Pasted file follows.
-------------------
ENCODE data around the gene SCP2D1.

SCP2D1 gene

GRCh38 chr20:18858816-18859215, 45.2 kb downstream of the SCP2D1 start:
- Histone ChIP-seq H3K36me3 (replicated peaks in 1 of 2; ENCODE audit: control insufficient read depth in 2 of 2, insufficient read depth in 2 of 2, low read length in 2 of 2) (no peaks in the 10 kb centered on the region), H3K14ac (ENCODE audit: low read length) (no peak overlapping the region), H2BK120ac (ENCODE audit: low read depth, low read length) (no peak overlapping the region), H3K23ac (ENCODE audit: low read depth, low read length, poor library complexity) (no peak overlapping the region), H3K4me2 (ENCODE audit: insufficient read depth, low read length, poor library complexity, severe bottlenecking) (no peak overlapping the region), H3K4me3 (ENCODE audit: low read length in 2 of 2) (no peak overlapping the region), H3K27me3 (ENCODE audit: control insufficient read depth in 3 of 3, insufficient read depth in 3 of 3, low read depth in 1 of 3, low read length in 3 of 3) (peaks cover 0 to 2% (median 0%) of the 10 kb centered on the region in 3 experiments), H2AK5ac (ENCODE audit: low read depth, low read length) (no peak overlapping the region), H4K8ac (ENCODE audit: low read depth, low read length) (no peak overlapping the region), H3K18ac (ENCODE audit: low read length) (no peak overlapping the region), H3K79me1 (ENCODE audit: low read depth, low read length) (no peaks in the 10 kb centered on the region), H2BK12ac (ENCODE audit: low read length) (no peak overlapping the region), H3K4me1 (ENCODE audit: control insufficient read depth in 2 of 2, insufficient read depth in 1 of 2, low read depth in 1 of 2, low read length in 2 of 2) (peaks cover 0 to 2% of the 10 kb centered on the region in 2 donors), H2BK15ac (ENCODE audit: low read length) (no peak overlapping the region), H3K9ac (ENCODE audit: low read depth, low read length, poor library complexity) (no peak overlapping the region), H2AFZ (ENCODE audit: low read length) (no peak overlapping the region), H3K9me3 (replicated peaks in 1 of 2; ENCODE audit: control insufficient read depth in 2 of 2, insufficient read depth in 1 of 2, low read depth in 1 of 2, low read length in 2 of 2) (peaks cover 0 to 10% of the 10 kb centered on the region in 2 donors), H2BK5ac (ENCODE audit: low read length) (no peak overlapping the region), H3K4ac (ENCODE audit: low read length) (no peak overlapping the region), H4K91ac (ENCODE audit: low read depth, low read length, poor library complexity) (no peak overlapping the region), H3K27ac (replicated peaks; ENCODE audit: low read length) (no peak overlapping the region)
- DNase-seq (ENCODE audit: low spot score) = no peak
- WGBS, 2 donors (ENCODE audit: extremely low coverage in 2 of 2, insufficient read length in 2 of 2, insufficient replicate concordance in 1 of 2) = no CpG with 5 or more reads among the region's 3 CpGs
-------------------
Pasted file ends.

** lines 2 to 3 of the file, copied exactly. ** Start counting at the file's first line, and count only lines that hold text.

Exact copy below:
SCP2D1 gene

GRCh38 chr20:18858816-18859215, 45.2 kb downstream of the SCP2D1 start: